This is how:
    http://stackoverflow.com/questions/4367723/get-enum-from-description-attribute

    Google before you do anything, will you?
  • KattMan 2012-07-26 16:01
    abico:


    This is how:
    http://stackoverflow.com/questions/4367723/get-enum-from-description-attribute

    Google before you do anything, will you?


    Nice, now how do you get different ones for English, Spanish, Russian, Pirate Day and Klingon.

    This works well if you don't need to worry about internationalization.
  • AGray 2012-07-26 16:04
    I'm going to have a go at rewriting this function in one line...wish me luck!!! (I may or may not need it)

    C#:
    public static string getDayEnum()
    
    {
    return DateTime.Now.DayOfWeek.ToString();
    }


    Java:

    import java.util.Date;

    public static string getDayEnum()
    {
    return new Calendar.DAY_OF_WEEK.toString();
    }


    ...I have great faith in the C# one, since I use C# on a day-to-day basis. Java, not so much, I could have botched that...

    CAPTCHA: abico - Seriously, the guy who wrote the code in the WTF should use one to crunch numbers, not a computer.
  • Coyne 2012-07-26 16:19
    The best part is that the author actually did DateTime.Now.DayOfWeek; in two parts, but he had the number he wanted.

    To even make this kluge work, he had to understand that today.DayOfWeek was a number from 0 to 6...so why didn't he just use the number?

    Paid by the line?

  • Botia 2012-07-26 16:22
    The real WTF is using a hash table when everyone knows a list is faster for collections of 10 or less, right?
  • C-Derb 2012-07-26 16:39
    Coyne:
    The best part is that the author actually did DateTime.Now.DayOfWeek; in two parts, but he had the number he wanted.

    To even make this kluge work, he had to understand that today.DayOfWeek was a number from 0 to 6...so why didn't he just use the number?

    Paid by the line?


    Agreed.

    But assuming he didn't know that he could just cast from enum to int, as the original submitter pointed out ( (int) DateTime.Now.DayOfWeek ), why would he choose to load up a hash table every time this is called instead of just using a switch statement? Egads, even a nested if statement would have made more sense.

    Bonus points for using String.Format instead of ToString() though. I really liked that.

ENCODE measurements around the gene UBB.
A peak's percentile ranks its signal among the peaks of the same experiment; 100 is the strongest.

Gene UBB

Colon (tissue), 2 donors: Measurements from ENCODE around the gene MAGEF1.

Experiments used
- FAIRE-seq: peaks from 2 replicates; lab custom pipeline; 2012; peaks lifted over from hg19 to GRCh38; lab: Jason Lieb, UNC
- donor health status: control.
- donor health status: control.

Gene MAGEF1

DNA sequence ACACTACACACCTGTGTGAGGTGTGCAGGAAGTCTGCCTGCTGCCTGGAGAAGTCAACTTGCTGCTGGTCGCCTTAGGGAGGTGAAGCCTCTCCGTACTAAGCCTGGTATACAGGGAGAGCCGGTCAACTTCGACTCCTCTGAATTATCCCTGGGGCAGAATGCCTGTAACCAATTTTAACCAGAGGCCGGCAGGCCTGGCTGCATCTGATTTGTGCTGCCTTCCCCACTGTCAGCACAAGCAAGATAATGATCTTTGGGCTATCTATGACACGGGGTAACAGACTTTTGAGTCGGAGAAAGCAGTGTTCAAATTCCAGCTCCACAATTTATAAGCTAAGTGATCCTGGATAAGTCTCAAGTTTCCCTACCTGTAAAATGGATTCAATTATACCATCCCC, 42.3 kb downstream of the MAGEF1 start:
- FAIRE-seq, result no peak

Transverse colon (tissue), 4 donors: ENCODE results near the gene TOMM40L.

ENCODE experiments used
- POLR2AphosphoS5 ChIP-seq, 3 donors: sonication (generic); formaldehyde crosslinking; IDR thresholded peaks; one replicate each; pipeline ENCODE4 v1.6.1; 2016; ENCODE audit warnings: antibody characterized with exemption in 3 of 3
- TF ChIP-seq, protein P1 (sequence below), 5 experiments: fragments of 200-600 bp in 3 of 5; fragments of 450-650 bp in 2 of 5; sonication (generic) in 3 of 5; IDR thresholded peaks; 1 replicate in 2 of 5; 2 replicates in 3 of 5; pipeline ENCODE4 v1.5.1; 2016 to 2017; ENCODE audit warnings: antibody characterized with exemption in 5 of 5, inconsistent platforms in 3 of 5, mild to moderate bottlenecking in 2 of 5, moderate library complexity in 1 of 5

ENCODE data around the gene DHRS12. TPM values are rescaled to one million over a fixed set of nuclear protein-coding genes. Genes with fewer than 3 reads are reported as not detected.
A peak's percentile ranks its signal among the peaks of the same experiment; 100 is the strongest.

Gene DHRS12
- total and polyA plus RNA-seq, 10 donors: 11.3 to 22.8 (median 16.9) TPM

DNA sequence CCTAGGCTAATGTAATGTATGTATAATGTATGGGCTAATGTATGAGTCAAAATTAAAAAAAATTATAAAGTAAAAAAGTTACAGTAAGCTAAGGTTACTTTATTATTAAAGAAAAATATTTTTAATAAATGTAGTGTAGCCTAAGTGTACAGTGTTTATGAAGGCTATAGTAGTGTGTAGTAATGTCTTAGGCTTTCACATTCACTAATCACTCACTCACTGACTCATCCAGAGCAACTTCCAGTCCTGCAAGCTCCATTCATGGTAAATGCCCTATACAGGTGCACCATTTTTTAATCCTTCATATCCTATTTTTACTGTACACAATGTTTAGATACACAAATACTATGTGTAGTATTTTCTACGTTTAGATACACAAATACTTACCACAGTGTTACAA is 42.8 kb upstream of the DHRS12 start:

• Meep 2012-07-26 17:23
    KattMan:
    I have wanted to do something like this but never felt right doing it.

    Essentially the thinking goes like this:
    I need an enum,
    enum Values { Yes, No, Maybe, NotSure };
    ok done.

    Now I need to display the names of the enums for the user.
    Values.GetName()
    ok Done... err no wait, the "NotSure" should be two words not one. now how do I do that?


    Easy, just s/([a-z])([A-Z])/\1 \2/g.
  • Spewin Coffee 2012-07-26 17:30
    The real fail is using C#.
  • Rob 2012-07-26 17:51
    TRWTF is calling ToString() on a string.
  • James 2012-07-26 18:34
    It's not a string, it's an object. The HashTable is not generic.
  • Bill 2012-07-26 18:55
    Does C# have arrays?
  • Rob 2012-07-26 18:58
    James:
    It's not a string, it's an object. The HashTable is not generic.


    It's an object, but it's still a string. You just need a cast, not a ToString() call.
  • Mathlete 2012-07-26 20:47
    Using (int)DayOfWeek.Sunday is a terrible idea. The underlying values are not guaranteed to be 0..6 starting with Sunday, the aren't even guaranteed to be consecutive, or the same across different versions of .NET!

    Relying on the underlying integer values of an Enum is asking for trouble.

    That said, I would have written this as switch (DayOfWeek) { ... }instead of this awful mess.
  • NitPiC# 2012-07-26 21:06
    Mathlete:
    Using (int)DayOfWeek.Sunday is a terrible idea. The underlying values are not guaranteed to be 0..6 starting with Sunday, the aren't even guaranteed to be consecutive, or the same across different versions of .NET!

    Relying on the underlying integer values of an Enum is asking for trouble.